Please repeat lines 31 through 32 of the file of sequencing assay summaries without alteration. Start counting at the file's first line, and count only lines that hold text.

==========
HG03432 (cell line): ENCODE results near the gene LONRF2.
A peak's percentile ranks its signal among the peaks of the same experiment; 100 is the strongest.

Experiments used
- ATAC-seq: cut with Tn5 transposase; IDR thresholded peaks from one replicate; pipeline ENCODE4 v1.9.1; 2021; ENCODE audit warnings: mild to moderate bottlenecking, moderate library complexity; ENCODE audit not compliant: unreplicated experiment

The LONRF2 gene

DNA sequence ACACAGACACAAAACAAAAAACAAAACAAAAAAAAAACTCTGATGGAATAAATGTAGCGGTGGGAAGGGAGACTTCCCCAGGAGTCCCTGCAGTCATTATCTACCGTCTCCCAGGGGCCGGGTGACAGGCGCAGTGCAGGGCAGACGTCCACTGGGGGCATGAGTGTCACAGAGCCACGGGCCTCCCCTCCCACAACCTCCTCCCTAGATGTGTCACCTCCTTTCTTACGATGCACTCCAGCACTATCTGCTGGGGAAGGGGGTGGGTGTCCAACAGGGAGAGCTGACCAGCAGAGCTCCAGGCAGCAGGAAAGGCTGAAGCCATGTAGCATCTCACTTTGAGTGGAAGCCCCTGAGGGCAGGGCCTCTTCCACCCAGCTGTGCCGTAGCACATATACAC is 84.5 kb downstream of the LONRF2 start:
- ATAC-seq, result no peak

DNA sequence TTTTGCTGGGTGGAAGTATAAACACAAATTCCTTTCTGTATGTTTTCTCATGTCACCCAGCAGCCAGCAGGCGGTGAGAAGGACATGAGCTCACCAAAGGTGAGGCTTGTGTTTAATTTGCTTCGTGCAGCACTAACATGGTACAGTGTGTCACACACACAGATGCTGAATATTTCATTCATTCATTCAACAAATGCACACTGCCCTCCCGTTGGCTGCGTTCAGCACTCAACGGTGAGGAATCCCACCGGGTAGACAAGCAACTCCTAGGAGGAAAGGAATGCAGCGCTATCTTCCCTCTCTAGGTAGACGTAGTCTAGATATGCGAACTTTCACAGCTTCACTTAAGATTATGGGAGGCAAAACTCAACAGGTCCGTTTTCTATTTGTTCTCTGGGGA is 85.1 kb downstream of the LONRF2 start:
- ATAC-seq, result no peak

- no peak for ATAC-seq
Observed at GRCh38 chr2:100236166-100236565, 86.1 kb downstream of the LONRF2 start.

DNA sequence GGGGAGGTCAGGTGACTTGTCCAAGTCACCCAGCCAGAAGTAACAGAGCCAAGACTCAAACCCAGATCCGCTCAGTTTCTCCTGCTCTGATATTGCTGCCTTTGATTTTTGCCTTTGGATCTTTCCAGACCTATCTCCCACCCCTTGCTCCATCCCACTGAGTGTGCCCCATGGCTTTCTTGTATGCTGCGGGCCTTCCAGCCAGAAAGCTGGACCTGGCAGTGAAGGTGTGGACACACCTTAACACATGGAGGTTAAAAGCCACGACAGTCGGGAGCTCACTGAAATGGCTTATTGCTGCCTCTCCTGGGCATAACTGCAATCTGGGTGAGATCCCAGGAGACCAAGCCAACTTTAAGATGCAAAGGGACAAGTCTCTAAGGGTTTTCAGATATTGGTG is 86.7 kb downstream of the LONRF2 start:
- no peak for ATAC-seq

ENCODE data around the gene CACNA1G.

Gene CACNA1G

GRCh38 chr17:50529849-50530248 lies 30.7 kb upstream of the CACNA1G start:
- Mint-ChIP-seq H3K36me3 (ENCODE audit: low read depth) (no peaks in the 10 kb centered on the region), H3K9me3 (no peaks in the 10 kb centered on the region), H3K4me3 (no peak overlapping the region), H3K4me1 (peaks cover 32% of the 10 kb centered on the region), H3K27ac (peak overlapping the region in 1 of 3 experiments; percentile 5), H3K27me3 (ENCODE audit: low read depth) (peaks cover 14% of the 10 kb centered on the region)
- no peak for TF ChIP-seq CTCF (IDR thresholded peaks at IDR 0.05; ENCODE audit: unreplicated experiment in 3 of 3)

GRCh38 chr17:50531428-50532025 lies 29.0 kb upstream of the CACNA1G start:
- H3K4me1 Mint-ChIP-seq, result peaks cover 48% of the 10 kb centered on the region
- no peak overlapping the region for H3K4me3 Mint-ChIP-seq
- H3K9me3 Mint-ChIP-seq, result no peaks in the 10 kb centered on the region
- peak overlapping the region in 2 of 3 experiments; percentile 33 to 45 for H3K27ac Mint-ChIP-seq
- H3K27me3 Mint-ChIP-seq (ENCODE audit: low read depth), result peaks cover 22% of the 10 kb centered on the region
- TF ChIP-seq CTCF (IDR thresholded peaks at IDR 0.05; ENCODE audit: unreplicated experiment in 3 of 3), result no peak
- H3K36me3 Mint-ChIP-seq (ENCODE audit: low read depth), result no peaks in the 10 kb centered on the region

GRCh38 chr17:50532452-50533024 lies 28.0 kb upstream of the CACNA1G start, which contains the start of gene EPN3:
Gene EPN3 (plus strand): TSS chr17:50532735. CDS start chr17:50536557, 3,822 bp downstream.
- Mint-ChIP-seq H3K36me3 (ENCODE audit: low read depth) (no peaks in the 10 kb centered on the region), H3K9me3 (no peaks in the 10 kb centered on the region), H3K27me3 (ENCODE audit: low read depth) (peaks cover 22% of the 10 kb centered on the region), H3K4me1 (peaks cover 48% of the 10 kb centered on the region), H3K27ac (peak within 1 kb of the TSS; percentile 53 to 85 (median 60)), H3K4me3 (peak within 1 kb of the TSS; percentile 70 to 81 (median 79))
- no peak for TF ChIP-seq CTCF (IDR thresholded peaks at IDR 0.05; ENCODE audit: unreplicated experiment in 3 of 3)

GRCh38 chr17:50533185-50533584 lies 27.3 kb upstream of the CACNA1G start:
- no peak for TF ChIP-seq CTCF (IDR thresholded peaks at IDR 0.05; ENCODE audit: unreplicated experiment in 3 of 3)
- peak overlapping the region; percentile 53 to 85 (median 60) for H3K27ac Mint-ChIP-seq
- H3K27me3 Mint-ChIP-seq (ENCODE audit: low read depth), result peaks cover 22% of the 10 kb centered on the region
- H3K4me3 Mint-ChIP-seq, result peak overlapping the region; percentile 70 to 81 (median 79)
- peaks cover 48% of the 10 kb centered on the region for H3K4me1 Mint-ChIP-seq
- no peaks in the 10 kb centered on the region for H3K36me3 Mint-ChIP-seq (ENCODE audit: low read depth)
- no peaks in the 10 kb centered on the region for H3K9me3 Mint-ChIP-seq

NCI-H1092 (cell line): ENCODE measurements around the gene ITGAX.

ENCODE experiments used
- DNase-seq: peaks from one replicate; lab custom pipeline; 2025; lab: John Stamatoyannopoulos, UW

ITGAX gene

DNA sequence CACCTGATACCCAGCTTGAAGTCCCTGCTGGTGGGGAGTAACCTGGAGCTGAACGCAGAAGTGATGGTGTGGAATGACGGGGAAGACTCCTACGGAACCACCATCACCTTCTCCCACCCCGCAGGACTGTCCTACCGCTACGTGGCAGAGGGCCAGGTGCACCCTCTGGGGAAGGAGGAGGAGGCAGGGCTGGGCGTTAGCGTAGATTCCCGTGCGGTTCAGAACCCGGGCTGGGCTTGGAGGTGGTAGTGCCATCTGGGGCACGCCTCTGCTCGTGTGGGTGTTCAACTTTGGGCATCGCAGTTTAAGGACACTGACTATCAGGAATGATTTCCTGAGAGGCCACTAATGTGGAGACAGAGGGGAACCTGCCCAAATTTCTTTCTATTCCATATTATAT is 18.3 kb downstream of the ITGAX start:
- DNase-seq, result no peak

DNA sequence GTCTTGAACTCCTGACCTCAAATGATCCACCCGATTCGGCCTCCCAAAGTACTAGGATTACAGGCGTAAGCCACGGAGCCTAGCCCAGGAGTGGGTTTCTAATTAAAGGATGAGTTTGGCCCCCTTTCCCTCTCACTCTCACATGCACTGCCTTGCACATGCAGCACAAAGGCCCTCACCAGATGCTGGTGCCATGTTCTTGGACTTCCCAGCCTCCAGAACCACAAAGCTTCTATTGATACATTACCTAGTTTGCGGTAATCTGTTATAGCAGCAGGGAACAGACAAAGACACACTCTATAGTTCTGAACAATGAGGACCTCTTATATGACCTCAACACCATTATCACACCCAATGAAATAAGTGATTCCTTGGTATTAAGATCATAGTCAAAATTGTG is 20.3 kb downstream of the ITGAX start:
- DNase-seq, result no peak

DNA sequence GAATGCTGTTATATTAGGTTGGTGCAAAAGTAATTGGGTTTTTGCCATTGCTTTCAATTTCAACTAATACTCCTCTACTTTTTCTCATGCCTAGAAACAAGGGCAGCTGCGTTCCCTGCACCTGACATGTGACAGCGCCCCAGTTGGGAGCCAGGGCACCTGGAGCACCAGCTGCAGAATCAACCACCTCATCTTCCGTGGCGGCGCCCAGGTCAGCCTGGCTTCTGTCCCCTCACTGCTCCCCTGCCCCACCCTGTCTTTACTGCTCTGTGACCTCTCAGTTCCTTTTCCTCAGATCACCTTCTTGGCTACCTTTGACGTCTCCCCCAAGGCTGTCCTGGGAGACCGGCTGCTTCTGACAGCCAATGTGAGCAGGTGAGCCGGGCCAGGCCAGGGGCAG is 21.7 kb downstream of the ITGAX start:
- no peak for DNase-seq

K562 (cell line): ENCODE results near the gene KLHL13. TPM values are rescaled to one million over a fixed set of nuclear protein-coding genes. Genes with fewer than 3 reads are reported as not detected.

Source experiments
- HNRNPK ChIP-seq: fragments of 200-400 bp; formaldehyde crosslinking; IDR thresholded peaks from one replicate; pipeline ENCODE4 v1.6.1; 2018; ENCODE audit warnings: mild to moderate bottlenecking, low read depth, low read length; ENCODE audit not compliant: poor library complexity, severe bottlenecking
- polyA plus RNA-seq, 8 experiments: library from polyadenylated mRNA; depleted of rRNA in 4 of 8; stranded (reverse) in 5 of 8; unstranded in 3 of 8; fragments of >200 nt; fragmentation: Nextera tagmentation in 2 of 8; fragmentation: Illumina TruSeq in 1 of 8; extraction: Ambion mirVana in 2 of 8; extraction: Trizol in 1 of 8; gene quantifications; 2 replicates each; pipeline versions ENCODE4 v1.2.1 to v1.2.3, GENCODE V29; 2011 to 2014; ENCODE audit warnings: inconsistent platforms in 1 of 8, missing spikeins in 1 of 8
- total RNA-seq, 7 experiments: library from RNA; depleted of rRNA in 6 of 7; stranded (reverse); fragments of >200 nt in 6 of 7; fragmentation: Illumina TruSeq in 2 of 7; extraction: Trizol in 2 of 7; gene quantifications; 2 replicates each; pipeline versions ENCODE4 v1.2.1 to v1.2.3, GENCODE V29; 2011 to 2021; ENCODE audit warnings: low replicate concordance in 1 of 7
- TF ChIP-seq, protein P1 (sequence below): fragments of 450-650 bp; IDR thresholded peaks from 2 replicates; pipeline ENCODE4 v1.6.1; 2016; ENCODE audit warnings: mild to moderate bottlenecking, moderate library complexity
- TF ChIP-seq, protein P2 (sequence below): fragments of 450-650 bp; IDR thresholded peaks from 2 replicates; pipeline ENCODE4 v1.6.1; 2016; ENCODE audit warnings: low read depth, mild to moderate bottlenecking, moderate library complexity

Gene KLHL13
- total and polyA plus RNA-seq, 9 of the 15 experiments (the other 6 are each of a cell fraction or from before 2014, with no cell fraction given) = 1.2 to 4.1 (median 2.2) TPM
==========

GRCh38 chr17:50533185-50533584 lies 27.3 kb upstream of the CACNA1G start:
- no peak for TF ChIP-seq CTCF (IDR thresholded peaks at IDR 0.05; ENCODE audit: unreplicated experiment in 3 of 3)